Researchers use cosmic rays to assess damaged reactor cores

Researchers from Los Alamos National Laboratory (LANL) have developed a method of using cosmic rays to gather detailed information from inside the damaged cores of the Fukushima Daiichi nuclear reactors.

In a paper in Physical Review Letters, researchers compared two methods for using cosmic-ray radiography to gather images of nuclear material within the core of a reactor similar to Fukushima Daiichi Reactor No. 1.

The team reportedly found that Los Alamos’s scattering method for cosmic-ray radiography was better than the traditional transmission method for capturing high-resolution image data of potentially damaged nuclear material.

‘Within weeks of the disastrous 2011 tsunami, Los Alamos’s Muon Radiography Team began investigating the use of Los Alamos’s muon scattering method to determine whether it could be used to image the location of nuclear materials within the damaged reactors,’ said Konstantin Borozdin of Los Alamos’s Subatomic Physics Group and lead author of the paper. ‘As people may recall from previous nuclear reactor accidents, being able to effectively locate damaged portions of a reactor core is a key to effective, efficient clean-up.’

According to LANL, muon radiography (also known as cosmic-ray radiography) uses secondary particles generated when cosmic rays collide with upper regions of Earth’s atmosphere to create images of the objects that the particles — muons — penetrate. The process is said to be analogous to an X-ray image, except muons are produced naturally and do not damage the materials they contact.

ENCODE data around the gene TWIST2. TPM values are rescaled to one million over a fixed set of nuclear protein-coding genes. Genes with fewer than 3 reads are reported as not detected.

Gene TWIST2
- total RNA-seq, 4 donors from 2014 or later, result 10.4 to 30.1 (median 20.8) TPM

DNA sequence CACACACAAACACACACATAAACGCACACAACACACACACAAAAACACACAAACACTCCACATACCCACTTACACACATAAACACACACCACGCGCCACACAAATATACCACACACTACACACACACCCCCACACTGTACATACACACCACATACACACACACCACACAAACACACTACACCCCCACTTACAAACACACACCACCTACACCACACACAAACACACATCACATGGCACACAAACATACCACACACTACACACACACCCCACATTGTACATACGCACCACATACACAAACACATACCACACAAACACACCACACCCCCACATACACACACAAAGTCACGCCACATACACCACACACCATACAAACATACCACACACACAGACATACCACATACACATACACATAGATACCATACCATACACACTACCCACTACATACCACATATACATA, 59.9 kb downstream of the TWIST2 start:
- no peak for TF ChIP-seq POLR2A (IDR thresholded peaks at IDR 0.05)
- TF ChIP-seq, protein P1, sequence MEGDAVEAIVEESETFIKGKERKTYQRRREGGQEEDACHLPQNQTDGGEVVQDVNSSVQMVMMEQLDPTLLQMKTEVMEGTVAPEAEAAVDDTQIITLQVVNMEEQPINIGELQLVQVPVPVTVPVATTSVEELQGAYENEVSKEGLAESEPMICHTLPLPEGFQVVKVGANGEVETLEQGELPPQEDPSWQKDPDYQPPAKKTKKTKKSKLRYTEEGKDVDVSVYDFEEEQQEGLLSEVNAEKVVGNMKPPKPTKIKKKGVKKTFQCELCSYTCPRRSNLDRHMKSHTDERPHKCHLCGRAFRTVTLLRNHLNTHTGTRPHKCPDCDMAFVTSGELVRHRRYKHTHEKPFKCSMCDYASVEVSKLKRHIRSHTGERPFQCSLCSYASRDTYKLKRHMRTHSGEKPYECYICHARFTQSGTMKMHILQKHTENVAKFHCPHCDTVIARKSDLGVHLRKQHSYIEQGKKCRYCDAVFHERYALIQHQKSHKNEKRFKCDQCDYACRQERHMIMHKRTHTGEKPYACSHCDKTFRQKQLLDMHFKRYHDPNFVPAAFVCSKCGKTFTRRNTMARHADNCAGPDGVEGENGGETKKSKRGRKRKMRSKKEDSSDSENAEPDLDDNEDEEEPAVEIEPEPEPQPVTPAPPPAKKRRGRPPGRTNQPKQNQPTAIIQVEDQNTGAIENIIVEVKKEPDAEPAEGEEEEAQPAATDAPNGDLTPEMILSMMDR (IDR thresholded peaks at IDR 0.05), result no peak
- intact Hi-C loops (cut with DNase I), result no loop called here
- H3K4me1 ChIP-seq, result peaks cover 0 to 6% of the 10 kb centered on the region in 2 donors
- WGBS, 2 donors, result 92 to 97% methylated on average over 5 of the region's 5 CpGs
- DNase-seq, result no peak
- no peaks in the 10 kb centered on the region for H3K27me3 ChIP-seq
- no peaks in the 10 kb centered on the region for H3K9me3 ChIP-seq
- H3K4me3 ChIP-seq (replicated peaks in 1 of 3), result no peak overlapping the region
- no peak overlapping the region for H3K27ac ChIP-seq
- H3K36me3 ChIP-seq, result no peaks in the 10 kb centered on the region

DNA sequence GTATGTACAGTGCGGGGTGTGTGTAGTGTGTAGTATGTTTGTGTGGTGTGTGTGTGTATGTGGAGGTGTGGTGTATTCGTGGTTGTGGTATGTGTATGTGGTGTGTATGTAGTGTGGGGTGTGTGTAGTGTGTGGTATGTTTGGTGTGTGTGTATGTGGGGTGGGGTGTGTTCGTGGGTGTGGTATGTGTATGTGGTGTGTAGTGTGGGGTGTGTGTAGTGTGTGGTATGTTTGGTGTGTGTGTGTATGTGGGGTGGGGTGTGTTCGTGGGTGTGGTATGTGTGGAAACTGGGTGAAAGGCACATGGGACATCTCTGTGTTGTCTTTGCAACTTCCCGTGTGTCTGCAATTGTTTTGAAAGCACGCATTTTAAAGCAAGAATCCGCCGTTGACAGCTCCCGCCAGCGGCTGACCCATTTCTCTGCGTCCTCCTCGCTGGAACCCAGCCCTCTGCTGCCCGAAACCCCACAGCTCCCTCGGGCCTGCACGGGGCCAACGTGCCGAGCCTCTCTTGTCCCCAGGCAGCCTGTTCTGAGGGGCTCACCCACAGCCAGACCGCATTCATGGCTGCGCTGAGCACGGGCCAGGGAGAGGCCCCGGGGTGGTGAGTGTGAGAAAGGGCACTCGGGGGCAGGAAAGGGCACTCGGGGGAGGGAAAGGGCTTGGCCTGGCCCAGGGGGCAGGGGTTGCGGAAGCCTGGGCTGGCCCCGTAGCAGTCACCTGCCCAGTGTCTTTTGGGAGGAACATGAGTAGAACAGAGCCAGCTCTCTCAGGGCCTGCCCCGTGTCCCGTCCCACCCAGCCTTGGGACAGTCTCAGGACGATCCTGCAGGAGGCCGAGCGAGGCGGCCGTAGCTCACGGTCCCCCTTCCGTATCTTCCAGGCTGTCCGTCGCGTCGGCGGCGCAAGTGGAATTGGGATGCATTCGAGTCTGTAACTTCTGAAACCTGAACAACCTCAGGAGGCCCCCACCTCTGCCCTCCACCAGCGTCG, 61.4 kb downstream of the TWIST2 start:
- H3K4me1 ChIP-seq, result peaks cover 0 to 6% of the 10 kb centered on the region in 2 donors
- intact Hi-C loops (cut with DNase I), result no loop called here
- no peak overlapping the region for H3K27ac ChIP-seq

Los Alamos researchers found that by placing a pair of muon detectors in front of and behind an object, and measuring the degree of scatter the muons underwent as they interacted with the materials they penetrated, the scientists could gather detailed images.

The method is said to work particularly well with highly interfering materials (so-called ‘high Z’ materials) such as uranium.

Because the muon scattering angle increases with atomic number, core materials within a reactor show up more clearly than the surrounding containment building, plumbing and other objects.

Consequently, the muon scattering method shows promise for pinpointing the exact location of materials within the Fukushima reactor buildings, which were heavily damaged in March 2011 by a tsunami that followed a great earthquake.

Using a computer model, the research team simulated a nuclear reactor with percentages of its core removed and placed elsewhere within the reactor building.

They then compared the Los Alamos scattering method with the traditional transmission method.

The simulation showed that passive observation of the simulated core over six weeks using the scattering method provided high-resolution images that clearly showed that material was missing from the main core, as well as the location of the missing material elsewhere in the containment building.

In comparison, the transmission method was barely able to provide a blurry image of the core itself during the same six-week period.

‘We now have a concept by which the Japanese can gather crucial data about what is going on inside their damaged reactor cores with minimal human exposure to the high radiation fields that exist in proximity to the reactor buildings,’ Borozdin said.